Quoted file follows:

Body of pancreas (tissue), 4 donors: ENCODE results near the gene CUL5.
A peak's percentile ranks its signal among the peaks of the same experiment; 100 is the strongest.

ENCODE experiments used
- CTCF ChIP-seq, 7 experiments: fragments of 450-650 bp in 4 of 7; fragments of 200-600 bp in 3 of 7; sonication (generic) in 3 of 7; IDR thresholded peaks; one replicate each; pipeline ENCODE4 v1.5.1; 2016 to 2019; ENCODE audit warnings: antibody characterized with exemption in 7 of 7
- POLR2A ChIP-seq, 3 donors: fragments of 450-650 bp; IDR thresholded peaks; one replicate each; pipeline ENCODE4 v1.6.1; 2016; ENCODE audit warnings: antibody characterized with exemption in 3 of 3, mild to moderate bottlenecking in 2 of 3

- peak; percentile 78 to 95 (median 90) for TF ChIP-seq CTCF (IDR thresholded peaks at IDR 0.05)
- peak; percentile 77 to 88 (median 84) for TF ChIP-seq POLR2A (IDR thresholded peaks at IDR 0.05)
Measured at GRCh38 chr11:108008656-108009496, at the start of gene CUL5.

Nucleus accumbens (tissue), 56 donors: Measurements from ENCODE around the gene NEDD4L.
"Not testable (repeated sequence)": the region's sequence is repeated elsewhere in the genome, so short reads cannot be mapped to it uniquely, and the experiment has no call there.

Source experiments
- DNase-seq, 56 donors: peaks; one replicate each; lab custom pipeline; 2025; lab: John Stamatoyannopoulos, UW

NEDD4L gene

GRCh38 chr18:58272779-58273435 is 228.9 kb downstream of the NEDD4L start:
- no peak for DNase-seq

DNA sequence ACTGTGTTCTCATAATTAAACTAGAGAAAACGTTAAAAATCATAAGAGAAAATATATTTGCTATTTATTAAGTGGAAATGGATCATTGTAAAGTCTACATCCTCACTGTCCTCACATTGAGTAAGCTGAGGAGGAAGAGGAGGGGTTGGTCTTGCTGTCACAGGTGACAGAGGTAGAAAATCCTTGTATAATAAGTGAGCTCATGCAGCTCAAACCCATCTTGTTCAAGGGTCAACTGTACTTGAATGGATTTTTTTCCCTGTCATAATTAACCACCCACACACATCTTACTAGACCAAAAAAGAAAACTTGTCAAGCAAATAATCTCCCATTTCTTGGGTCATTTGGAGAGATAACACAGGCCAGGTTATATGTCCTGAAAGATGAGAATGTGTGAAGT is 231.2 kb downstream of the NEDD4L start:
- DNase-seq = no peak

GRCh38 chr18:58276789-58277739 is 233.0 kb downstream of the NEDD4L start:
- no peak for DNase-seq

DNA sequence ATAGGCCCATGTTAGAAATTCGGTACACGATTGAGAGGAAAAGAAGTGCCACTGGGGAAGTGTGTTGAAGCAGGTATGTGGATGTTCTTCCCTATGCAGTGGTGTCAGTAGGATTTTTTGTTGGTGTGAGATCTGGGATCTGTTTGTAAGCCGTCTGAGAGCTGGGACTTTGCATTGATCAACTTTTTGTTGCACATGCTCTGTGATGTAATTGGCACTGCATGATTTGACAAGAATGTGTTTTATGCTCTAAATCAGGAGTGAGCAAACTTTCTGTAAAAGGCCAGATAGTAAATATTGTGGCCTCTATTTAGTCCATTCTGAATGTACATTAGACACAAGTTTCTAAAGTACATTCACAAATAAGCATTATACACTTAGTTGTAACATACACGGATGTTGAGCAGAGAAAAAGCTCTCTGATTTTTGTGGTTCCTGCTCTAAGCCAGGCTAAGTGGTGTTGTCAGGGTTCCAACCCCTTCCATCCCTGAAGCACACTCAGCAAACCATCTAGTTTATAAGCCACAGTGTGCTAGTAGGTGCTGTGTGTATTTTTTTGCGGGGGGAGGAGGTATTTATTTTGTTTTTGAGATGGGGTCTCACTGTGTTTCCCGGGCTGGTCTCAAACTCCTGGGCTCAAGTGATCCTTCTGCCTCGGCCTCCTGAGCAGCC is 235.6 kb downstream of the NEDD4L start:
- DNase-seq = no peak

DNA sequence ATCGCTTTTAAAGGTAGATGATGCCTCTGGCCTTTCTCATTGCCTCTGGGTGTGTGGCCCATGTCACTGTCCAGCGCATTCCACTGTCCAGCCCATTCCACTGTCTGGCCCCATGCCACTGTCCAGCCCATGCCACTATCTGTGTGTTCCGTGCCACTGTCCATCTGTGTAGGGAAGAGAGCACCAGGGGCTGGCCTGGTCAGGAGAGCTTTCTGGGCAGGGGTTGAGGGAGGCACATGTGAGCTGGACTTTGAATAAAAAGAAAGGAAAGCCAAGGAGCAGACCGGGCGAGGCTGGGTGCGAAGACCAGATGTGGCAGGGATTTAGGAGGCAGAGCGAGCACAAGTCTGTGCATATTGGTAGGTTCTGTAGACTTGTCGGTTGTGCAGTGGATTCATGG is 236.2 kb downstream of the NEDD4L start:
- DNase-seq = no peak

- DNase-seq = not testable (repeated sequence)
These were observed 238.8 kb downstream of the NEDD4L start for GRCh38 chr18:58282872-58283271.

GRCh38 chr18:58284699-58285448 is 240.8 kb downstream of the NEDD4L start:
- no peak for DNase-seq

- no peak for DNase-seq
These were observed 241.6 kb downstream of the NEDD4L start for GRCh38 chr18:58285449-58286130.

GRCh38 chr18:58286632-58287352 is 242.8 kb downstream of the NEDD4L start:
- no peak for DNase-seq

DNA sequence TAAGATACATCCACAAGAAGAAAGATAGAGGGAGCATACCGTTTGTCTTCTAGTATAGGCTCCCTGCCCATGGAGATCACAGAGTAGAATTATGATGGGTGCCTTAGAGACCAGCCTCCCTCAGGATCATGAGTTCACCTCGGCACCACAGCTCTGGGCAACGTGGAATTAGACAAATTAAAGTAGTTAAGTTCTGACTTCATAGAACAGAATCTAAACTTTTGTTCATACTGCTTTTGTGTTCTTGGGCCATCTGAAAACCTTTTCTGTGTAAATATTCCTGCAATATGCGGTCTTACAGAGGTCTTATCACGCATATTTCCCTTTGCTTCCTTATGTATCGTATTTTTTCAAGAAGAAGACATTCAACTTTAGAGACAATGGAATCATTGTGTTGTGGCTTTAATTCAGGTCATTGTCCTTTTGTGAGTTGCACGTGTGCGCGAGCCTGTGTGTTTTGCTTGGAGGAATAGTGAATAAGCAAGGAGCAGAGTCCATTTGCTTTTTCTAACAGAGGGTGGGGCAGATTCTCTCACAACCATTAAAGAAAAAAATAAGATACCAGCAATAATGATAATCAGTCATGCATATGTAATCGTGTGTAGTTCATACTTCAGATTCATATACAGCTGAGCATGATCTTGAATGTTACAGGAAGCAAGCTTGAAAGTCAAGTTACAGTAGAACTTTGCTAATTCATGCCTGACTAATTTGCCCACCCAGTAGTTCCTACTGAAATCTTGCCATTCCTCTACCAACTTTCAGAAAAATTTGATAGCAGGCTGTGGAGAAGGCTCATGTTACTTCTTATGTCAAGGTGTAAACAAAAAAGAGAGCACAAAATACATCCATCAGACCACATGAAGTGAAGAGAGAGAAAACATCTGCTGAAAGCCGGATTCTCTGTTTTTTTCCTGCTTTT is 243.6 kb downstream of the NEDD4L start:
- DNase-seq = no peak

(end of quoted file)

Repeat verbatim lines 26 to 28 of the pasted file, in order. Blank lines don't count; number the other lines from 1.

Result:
GRCh38 chr18:58284699-58285448 is 240.8 kb downstream of the NEDD4L start:
- no peak for DNase-seq

- no peak for DNase-seq